Report Shows Pedestrian Citations, Speeding Tickets Up In 2007

HONOLULU (KHNL) - From jaywalkers to drivers who failed to yield, the number of tickets issued for pedestrian law violations on Oahu soared last year. The number of speeding tickets also rose. 2007 was a busy year for Honolulu police.

A lot of pedestrians use crosswalks and obey traffic signals, but not all. A new report shows many received tickets for jaywalking last year.

"I got one on Hotel Street Mall," Peter Lenhart, pedestrian, said. "It's a popular place Downtown for police officers to cite pedestrians."

He says his citation was thrown out.

"Hotel Street Mall is a non-public street and, therefore, does not meet the definition of jaywalking," Lenhart said.

But violations do occur in other areas.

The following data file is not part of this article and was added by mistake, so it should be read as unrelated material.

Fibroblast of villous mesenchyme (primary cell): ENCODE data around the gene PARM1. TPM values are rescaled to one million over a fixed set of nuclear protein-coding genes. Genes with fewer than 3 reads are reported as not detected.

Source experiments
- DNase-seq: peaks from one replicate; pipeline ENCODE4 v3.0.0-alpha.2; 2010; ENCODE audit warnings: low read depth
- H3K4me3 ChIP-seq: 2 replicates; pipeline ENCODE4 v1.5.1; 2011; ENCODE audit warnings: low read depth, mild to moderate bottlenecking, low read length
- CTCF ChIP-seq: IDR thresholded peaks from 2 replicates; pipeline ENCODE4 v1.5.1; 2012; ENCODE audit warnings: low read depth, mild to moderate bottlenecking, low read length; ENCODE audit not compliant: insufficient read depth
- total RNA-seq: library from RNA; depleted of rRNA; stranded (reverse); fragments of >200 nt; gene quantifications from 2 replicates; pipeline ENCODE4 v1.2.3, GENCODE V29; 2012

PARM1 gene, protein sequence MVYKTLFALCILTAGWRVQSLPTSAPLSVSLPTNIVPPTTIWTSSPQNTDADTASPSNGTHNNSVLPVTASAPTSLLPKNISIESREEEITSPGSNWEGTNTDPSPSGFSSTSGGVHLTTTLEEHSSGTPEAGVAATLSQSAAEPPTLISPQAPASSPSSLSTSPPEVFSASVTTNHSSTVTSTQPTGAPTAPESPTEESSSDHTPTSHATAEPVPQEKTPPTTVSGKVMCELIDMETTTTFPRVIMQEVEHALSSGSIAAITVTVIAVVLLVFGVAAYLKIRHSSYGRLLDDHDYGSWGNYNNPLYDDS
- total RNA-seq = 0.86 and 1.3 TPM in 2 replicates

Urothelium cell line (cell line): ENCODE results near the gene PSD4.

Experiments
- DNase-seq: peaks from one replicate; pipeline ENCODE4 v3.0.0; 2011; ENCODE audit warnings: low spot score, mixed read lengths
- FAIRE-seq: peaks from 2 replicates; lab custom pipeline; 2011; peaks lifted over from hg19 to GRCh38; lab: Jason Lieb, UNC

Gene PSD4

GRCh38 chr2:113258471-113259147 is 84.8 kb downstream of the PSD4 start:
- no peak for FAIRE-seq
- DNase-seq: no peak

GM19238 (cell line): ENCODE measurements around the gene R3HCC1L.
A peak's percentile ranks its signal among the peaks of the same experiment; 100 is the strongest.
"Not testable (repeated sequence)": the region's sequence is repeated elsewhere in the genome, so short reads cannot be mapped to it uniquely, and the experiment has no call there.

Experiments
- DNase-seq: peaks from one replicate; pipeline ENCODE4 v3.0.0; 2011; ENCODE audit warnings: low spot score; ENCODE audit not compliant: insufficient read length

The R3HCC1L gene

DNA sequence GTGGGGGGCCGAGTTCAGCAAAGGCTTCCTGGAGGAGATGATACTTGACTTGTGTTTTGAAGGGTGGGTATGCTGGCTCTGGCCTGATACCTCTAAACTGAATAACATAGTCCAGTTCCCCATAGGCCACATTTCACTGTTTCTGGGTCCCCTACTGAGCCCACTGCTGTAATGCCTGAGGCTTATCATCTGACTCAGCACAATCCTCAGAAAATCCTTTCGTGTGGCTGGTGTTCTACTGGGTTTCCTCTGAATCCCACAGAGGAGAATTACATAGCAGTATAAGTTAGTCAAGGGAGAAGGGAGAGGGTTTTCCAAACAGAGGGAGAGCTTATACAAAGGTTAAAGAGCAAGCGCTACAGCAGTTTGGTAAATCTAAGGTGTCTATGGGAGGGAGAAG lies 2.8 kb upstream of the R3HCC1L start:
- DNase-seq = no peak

Two years ago, officers wrote up 1,952 tickets for jaywalkers and for drivers who failed to yield to pedestrians. Last year, that number skyrocketed to 9,412.

"I'm not surprised," Lynn Heslin, pedestrian said. "I think they should do more, especially in the Downtown area."

Responding to a string of pedestrian fatalities, police last year launched a public education campaign that included heightened enforcement. No doubt that effort contributed to the nearly five-fold increase in citations.

Officers were also busy trying to get drivers to slow down. In 2006, officers issued 44,492 speeding tickets. In 2007, that number climbed to 47,887.

People we talked to say they support the enforcement efforts.

"There's just so many cars on the road that it's just bound to, to have a lot more pedestrian fatalities and injuries," Lenhart said. "I guess the police officers feel they're doing what they need to do to try to reduce that."

The new report also shows increases in citations for unsafe lane changes, running red lights, and illegal parking.

There is good news in the traffic citations report. Fewer drivers and passengers got tickets for being improperly restrained.

In 2006, police issued 7,640 citations for violations involving seat belts and child restraints. Last year, the number dropped to 7,067.